55: Always Something to Give

55: Always Something to Give

From Chicken Soup for the Soul: Find Your Happiness

Always Something to Give

Do not let what you cannot do interfere with what you can do.

~John Wooden

“GIVE BLOOD!” A bold poster on Elena’s office window, outside my apartment door, inspired me. However, the visiting Blood Bank refused my life-pulsing red. “Sorry,” the Red Cross nurse explained after I’d filled out their form. “We can’t take blood from anyone who’s had acupuncture within the last six months.”

It was February 14th, Valentine’s Day. I longed to give something to someone. “If I can’t give blood, then there’s nothing I can give.”

Unemployed for two months, I was filled with self-doubt. I’d been unfairly fired from my cashier’s job at the local market. Hired with the clear understanding that I would work the 3-11 p.m. shift because I took morning classes at the community college, I felt betrayed when I was fired for refusing to work the 6 a.m. shift. Having survived paycheck to paycheck, I was alone and broke.

I needed to find a responsible job and rediscover my self-worth. I applied for restaurant work, telephone sales, house cleaning, babysitting.

Years ago, my grandmother had taught me, that when I give freely, with no ulterior motives or sense of obligation, I not only make others happy, I feel good too. And, by some magical process, my self-worth increases. Thus, despite being jobless, I searched for ways to give — library volunteer, in-home visitor, even storyteller at the day care center. Then I was told that I couldn’t give my blood.

Sitting on my daybed, with nothing to give, I felt worthless. Through my tears, I glanced out the window at my thriving garden. I lived in a funky, one-story building, an odd rambling of rooms that had once been a rural clinic. Now, under that same roof, were two apartments and three businesses.

I slipped outside in search of solace among my green tomatoes and mini-zucchini. I stared at a calendula blossom, its brilliant orange petals expanding like the sun’s rays. Suddenly inspired, I spoke out loud. “I can give flowers!” I raced around the building examining the border beds, which I’d inter-planted with flowers and vegetables. I picked daisies, alyssum, petunias and calendula.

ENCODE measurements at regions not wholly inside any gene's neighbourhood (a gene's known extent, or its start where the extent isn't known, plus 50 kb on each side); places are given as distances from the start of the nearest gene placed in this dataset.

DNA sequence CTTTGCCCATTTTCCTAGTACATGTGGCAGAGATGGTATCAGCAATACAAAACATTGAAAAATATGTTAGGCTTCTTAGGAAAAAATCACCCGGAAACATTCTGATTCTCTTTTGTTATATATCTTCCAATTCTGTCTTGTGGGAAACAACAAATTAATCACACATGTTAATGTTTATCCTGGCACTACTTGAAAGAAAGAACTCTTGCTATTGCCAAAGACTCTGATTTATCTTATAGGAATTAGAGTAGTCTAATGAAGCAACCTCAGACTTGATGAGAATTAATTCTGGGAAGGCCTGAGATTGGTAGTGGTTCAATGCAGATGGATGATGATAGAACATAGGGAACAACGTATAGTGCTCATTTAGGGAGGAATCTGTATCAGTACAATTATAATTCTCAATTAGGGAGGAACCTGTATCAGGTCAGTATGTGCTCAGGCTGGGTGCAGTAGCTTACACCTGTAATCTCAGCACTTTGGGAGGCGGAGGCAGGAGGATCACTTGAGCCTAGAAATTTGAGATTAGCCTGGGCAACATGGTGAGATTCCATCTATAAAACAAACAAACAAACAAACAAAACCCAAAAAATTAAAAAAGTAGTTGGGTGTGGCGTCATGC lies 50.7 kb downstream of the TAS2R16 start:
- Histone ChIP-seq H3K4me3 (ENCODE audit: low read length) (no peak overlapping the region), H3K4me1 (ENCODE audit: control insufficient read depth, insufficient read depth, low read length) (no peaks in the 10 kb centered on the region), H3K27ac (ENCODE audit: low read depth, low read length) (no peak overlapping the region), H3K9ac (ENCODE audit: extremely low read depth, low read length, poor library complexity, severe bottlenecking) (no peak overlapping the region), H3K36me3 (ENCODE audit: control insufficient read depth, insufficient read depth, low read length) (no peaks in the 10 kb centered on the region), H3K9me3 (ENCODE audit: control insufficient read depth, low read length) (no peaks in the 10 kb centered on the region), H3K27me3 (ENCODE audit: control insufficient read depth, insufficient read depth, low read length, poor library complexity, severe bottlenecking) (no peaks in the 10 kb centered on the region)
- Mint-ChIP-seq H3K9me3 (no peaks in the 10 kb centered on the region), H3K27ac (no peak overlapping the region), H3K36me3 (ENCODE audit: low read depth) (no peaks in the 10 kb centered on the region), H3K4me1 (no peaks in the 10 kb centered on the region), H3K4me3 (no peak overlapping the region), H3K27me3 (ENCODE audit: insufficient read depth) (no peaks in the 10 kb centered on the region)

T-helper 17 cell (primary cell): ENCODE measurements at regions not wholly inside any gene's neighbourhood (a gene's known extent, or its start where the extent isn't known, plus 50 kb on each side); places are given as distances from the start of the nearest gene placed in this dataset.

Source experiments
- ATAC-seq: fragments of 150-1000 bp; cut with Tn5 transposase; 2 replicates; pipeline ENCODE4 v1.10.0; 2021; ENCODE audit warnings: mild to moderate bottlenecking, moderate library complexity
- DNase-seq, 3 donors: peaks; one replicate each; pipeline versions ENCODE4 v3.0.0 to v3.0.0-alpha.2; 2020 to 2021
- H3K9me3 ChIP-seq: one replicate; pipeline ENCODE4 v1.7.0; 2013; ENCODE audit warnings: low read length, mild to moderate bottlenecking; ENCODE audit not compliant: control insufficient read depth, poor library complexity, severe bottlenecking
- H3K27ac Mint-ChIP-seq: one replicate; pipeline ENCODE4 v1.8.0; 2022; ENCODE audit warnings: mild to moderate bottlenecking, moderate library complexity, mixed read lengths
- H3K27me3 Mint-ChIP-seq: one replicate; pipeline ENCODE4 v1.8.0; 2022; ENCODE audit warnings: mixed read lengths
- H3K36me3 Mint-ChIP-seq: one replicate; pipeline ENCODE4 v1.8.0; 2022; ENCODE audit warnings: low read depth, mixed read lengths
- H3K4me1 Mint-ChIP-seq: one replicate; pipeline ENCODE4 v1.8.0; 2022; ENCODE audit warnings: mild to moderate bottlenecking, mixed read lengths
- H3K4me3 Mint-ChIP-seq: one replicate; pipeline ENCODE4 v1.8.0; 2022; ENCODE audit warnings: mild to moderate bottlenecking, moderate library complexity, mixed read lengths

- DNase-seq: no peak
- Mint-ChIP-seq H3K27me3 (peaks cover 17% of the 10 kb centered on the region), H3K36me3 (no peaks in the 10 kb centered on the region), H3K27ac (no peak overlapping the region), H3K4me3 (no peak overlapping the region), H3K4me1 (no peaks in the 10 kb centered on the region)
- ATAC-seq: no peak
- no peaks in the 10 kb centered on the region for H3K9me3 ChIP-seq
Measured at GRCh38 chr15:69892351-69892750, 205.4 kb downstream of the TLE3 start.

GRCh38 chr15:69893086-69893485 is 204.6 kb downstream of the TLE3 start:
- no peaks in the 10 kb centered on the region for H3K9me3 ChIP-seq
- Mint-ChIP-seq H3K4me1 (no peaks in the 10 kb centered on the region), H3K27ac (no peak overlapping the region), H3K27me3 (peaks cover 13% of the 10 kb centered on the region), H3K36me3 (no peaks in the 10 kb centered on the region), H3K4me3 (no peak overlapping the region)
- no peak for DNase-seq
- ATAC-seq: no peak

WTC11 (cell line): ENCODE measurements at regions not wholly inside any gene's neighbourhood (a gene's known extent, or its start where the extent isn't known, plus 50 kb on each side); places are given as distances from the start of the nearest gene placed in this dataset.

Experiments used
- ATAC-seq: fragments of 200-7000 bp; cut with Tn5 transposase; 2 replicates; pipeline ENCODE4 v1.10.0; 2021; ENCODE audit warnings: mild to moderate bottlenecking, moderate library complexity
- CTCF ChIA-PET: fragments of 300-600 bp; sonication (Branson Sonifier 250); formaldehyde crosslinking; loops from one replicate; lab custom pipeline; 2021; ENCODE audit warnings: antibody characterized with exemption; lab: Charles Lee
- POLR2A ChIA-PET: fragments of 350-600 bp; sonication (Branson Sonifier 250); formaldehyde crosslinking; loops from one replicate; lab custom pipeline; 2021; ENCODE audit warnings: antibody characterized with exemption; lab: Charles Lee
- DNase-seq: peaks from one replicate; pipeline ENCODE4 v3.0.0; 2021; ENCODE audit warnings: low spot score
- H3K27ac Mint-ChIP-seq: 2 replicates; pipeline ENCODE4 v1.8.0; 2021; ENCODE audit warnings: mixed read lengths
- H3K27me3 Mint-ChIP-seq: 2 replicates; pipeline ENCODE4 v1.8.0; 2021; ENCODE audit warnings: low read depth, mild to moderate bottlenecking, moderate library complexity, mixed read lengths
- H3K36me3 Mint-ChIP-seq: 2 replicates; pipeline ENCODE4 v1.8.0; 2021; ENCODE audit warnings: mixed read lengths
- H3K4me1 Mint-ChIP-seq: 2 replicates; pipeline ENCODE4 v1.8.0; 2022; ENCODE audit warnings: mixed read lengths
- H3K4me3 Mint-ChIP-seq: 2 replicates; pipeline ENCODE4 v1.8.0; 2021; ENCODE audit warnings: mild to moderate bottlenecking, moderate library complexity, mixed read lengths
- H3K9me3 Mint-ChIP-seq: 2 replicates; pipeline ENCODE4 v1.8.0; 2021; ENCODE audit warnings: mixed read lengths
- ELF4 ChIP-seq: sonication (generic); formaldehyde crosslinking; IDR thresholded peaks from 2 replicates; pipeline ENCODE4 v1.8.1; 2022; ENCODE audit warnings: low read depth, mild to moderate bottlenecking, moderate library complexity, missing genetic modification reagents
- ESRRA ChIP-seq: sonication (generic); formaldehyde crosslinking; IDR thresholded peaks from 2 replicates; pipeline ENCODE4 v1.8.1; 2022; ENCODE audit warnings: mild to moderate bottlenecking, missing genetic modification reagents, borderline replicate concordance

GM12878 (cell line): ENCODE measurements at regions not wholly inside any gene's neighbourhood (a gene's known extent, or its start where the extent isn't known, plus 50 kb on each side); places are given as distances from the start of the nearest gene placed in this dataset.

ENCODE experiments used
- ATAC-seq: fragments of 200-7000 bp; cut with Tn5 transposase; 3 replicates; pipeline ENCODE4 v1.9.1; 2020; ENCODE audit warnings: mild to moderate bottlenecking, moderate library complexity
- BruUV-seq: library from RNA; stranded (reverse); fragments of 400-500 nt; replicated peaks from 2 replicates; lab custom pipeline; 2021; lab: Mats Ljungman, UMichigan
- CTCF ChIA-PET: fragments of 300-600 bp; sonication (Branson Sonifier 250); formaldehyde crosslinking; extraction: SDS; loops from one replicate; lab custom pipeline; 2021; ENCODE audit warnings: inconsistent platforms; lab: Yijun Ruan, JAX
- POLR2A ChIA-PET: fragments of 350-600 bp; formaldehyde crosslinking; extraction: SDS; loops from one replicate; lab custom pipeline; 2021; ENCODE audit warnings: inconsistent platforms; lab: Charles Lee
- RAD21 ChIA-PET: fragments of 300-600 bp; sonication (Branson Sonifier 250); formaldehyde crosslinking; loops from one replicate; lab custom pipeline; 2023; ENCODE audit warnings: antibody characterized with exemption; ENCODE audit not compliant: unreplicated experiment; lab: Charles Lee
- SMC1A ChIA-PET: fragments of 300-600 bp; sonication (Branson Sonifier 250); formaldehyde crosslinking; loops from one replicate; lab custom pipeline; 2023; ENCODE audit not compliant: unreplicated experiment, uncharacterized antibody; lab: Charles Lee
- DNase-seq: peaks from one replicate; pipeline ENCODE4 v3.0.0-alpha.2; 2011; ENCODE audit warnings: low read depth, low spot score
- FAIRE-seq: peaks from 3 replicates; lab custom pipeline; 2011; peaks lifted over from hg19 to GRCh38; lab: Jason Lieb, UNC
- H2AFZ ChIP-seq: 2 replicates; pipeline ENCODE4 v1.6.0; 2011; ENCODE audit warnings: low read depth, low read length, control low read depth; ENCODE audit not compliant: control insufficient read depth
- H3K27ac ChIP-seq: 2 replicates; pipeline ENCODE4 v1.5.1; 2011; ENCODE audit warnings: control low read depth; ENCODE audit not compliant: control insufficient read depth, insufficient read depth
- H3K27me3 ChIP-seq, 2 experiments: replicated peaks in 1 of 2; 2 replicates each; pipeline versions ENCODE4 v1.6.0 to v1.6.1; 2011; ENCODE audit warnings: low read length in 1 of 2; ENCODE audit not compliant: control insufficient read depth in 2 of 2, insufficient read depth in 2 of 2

At my kitchen sink, I arranged colorful bouquets, then washed up and put on lipstick. I scooped up my fragrant floral gifts and delivered them to neighbors, the beauty shop, the architect, and my landlady. Giving, especially something I’d grown and nurtured myself, lifted my spirits.

My apartment and the adjacent sales office shared a cement-slab porch. My porch neighbor, Elena imported and exported shoehorns of every size, color and material imaginable — metal, glass, plastic, wood, stone and bone.

“What’s this long one for?” I picked up a twenty-four-inch ivory shoehorn.

“Long handles are for tall boots, cowboy boots and women’s high-fashion boots,” Elena explained.

“I never knew there were so many kinds or that shoehorns could be a business.”

“You’d be surprised,” she said. “A few are collectors’ items.” She picked up a long-handled, sterling silver shoehorn etched with an intricate image of a bullfighter. “This one is from Madrid.” Then Elena grabbed a handful of colorful plastic shoehorns. “These are necessities. Some people can’t bend over or have difficulty with their feet. Using a shoehorn makes an everyday task easy.”

“Daily tasks easy? That’s what I need. Do you have any shoehorns for the soul?”

Elena laughed.

The following week when I delivered my fresh flowers, Elena seemed depressed. Now, it was her turn to cry. Out poured the story of her alcoholic husband, the kids she could hardly support, and a diabetic mother. “I’m exhausted,” she sobbed. “I used to find comfort in my religion. Now, I feel lost.”

I put my arms around her and whispered. Her dark, tear-stained eyes implored. My stomach tightened. I wanted to help. After an awkward silence, I suggested, “Let’s pray together. We could say the Our Father.” Elena nodded. We held hands and found comfort in repeating the rote words of our childhoods.

My weekly flower delivery evolved into shared prayer with Elena. After an afternoon jog, I’d pop into her office. We’d hold hands, close our eyes and give thanks for all the good in our lives. We prayed for each other — a job for me, coping skills for her.

The tomatoes ripened and I had zucchini on the vine. Food! One evening while working in my garden, I met Elena’s kids. The next week her husband stopped by and then her mother. Laughing and talking, we shared an unexpected camaraderie.

Then, one day the manager from the Rock and Mineral Shop called me. “We need a sales clerk at the store.”

“I don’t know anything about rocks.”

“I’ll teach you,” he said. “I watched you cashiering at the market. You’re great with people. That’s what we’re looking for.”

Tourmaline, malachite, feldspar. Soon I was learning to recognize and appreciate the beauty of minerals. My enthusiasm for gemstones soared, along with my spirits and my sales commissions.

Meanwhile, I’d learned that Elena’s husband had joined Alcoholics Anonymous, quit drinking and had moved home to Wisconsin where he found work as a computer programmer. Months later, after Elena and her kids moved there to join him, we lost touch. But whenever I think about her I remember Grandma’s advice. “There’s always something to give.” Giving makes me happy.

~Shinan N. Barclay

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